Wednesday, April 15, 2015

Shad and the Delaware River

The Delaware River still has plenty of life, according to the results of the 2014 annual Seine Survey.

The list leader is the American shad, but the biologists netted 45,178 fish in 284 hauls over five months. Also present are Blueback herring, White perch, Eastern silvery minnow, Atlantic menhaden, Bay anchovy, Banded killifish, Spottail shiner, Striped bass and Atlantic silverside.

Rivers are often endangered too and the Delaware River 75 years ago was considered "grossly polluted." Improvement began after the passage of the Federal Clean Water Act in 1972 and in the next two decades results could be seen in catches of once non-existent striped bass catches in the river "were at a much higher level than previous years. This showed that the striped bass population was rebounding, and water quality was beginning to improve."

Every year American shad migrate up the Delaware River to spawn. The numbers and timing of the "shad run" vary year to year depending on water temperature and conditions. Having accurate, up-to-date information on the run can greatly impact on angling success and enjoyment. Fortunately, there are resources anglers can use to get this information.

In 2013, American shad fisheries (both commercial and recreational), in both marine and fresh waters, with the exception of the Delaware Bay, Delaware River and its tributaries, were closed (no possession, take or harvest). The recreational possession limit in the Delaware Bay, River and its tributaries was 3 fish with no minimum size and an open season all year. Commercial net regulations for American shad remained the same.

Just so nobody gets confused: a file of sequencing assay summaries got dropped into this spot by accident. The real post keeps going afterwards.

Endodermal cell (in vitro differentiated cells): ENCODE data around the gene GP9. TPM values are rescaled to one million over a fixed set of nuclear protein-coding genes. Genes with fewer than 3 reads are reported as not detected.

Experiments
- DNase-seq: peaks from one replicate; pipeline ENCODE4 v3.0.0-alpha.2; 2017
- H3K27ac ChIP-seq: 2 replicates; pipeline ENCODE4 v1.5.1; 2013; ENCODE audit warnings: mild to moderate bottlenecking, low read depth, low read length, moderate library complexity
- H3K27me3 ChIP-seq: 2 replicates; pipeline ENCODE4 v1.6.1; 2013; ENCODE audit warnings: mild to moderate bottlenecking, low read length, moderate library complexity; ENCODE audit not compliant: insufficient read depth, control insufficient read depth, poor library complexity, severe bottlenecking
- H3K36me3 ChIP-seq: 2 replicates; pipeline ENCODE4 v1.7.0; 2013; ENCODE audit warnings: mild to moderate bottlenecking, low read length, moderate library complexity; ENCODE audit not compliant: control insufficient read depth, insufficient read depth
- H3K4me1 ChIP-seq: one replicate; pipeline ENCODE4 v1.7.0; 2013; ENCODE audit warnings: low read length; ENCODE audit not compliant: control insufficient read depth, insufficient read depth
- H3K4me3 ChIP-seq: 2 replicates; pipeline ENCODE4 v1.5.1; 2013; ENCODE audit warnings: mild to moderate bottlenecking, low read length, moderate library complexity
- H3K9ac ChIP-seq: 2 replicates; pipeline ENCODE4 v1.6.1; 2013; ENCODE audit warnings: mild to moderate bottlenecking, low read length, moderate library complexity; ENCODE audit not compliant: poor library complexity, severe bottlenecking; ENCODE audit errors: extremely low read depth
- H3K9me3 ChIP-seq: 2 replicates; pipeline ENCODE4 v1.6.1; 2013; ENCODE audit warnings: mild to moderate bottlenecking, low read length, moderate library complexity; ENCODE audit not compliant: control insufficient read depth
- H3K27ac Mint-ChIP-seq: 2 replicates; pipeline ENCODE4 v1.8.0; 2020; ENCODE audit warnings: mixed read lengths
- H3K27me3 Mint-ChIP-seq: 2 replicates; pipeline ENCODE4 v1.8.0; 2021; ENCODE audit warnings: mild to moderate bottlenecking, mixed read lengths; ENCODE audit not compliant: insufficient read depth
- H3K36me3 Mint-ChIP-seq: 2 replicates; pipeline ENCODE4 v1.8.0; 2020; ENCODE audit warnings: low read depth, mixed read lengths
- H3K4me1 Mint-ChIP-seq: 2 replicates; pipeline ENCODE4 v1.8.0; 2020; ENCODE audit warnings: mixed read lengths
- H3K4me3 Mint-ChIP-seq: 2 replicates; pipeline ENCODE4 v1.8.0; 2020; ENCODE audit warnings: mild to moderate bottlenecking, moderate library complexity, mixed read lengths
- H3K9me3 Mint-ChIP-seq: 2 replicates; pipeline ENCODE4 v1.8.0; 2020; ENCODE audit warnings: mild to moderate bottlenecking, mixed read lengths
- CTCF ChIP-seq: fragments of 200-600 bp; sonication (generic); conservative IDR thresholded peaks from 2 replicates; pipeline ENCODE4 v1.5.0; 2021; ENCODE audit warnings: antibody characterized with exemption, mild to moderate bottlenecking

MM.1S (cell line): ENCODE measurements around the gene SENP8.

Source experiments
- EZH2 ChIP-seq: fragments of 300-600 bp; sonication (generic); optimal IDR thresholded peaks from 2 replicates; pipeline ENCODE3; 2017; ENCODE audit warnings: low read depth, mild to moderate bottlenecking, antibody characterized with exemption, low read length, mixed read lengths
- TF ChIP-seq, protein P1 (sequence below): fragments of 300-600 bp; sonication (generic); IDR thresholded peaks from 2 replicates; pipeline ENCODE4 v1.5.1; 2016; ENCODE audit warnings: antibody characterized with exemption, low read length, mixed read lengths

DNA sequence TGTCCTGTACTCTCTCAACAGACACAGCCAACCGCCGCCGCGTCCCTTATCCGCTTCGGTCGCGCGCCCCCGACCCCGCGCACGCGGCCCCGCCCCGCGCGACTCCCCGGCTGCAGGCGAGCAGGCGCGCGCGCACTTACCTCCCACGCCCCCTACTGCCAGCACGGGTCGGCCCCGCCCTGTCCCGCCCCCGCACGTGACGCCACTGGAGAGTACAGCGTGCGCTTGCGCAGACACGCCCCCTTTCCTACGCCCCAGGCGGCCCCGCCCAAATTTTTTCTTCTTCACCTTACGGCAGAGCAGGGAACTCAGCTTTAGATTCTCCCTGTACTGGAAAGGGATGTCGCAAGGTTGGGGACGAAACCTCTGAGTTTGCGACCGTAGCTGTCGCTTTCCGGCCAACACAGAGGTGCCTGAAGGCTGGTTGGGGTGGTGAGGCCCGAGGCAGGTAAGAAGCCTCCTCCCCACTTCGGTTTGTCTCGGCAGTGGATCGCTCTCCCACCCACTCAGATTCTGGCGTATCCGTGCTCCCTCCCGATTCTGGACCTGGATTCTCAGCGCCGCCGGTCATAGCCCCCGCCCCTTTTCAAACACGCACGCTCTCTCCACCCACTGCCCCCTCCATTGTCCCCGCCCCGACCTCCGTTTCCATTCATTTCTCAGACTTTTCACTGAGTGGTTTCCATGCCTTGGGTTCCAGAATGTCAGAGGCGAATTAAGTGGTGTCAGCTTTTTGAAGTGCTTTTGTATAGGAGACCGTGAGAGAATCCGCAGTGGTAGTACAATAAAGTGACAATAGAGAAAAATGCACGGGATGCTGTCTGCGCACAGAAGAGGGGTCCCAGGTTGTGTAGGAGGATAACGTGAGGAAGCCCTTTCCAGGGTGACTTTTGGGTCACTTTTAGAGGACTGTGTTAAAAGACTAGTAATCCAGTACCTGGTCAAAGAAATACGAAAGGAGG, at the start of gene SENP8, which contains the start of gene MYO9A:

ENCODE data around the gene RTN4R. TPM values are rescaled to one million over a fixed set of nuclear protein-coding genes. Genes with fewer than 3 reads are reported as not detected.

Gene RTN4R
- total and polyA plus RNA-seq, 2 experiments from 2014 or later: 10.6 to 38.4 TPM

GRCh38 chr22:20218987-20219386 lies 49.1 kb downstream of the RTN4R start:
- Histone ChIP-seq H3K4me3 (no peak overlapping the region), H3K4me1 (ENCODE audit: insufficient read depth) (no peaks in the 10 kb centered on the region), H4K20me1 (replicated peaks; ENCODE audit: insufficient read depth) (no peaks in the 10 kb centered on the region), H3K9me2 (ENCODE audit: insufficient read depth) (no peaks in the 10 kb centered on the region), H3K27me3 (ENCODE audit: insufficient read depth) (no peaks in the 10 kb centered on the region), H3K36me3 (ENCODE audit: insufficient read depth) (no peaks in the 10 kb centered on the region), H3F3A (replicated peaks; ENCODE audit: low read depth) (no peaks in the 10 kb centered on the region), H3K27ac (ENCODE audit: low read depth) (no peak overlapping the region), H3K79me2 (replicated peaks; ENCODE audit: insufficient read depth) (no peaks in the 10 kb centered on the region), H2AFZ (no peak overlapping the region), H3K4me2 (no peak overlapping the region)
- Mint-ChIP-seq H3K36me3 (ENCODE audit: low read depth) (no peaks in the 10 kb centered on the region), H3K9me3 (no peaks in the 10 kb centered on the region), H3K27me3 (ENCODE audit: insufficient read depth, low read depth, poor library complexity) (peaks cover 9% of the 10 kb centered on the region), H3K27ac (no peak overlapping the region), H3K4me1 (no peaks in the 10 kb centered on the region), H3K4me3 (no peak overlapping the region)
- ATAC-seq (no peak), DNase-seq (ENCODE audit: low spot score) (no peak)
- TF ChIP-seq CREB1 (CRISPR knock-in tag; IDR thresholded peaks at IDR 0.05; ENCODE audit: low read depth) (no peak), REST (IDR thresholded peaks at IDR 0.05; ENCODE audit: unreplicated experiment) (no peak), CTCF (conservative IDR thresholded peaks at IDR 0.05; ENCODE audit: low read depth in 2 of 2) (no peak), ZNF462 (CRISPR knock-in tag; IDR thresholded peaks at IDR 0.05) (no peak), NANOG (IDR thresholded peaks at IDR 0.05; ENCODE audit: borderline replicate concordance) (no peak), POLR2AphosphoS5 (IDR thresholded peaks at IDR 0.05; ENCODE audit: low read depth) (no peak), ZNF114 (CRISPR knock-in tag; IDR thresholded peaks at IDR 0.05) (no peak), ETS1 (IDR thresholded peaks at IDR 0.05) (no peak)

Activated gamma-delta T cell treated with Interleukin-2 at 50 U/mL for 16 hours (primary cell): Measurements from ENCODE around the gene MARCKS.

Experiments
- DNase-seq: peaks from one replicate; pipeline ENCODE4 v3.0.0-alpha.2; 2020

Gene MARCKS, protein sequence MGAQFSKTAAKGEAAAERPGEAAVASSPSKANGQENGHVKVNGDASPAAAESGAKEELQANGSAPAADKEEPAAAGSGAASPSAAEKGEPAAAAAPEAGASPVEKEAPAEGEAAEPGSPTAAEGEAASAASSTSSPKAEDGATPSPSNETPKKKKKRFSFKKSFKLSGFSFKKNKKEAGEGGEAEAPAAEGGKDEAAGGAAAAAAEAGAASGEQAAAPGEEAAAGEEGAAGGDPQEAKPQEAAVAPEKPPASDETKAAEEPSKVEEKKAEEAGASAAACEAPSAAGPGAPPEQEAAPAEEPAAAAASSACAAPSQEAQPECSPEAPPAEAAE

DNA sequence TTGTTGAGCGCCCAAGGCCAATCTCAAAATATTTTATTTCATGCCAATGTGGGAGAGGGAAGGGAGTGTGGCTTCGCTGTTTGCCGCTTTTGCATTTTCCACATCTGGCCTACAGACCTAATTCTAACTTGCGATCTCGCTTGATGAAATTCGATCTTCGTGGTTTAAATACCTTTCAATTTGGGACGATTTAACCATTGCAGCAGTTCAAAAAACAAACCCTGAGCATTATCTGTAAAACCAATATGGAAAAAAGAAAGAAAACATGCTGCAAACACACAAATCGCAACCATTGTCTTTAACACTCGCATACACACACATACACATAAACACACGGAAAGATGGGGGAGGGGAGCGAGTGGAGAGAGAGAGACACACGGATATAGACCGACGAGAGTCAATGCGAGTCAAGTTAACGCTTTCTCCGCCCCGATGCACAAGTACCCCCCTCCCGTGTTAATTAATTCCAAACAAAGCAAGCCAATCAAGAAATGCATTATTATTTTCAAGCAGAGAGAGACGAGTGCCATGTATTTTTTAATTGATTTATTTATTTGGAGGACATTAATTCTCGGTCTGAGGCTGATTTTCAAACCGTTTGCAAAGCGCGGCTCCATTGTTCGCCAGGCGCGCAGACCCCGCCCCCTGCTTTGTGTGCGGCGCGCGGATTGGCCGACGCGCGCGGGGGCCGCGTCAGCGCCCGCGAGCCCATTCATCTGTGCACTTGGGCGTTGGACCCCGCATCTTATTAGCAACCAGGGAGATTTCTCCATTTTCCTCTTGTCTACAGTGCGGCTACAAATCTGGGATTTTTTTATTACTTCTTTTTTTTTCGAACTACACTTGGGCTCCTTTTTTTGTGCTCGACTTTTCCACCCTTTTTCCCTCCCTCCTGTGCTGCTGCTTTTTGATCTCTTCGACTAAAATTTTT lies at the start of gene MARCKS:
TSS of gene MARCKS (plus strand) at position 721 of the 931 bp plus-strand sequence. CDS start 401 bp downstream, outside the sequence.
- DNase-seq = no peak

The Atlantic States Marine Fisheries Commission management plan was made for American shad and river herring due to concerns about the significant coastwide decline of American shad stocks.

The American Shad (Alosa sapidissima AKA white shad) is the largest of the river herring family.  American shad average around 3 lbs., with fish up to 5 lbs. common. Silver-sided with greenish-blue back; deep bodied from the side, narrow and symmetrical top to bottom head-on; row of dark spots on the sides, running back from the gill cover; the upper and lower jaws are equal length when the mouth is closed.

Lambertville, New Jersey holds a Shad Festival each spring. For 2015, the 34th annual Shad Festival will be April 25 & 26 . It includes arts and crafts, food, including shad prepared a variety of ways - from smoked to shad and shrimp fritters. Of course, visitors also learn about this migratory fish.

Today, only one commercial fishery remains on the non-tidal portion of the Delaware. A pollution block at Philadelphia slowly led to the closure of the fisheries, because it stopped the shad from moving up the Delaware.

One reason the festival was started was to celebrate the return of the shad to the Delaware. Native Americans taught the settlers how to catch the shad in pens, which later evolved to seining. Shad was an important food source to Native Americans and settlers, and an important industry for many decades on the Delaware River.

The NJDEP posts Shad Fishing Reports for 2015 at

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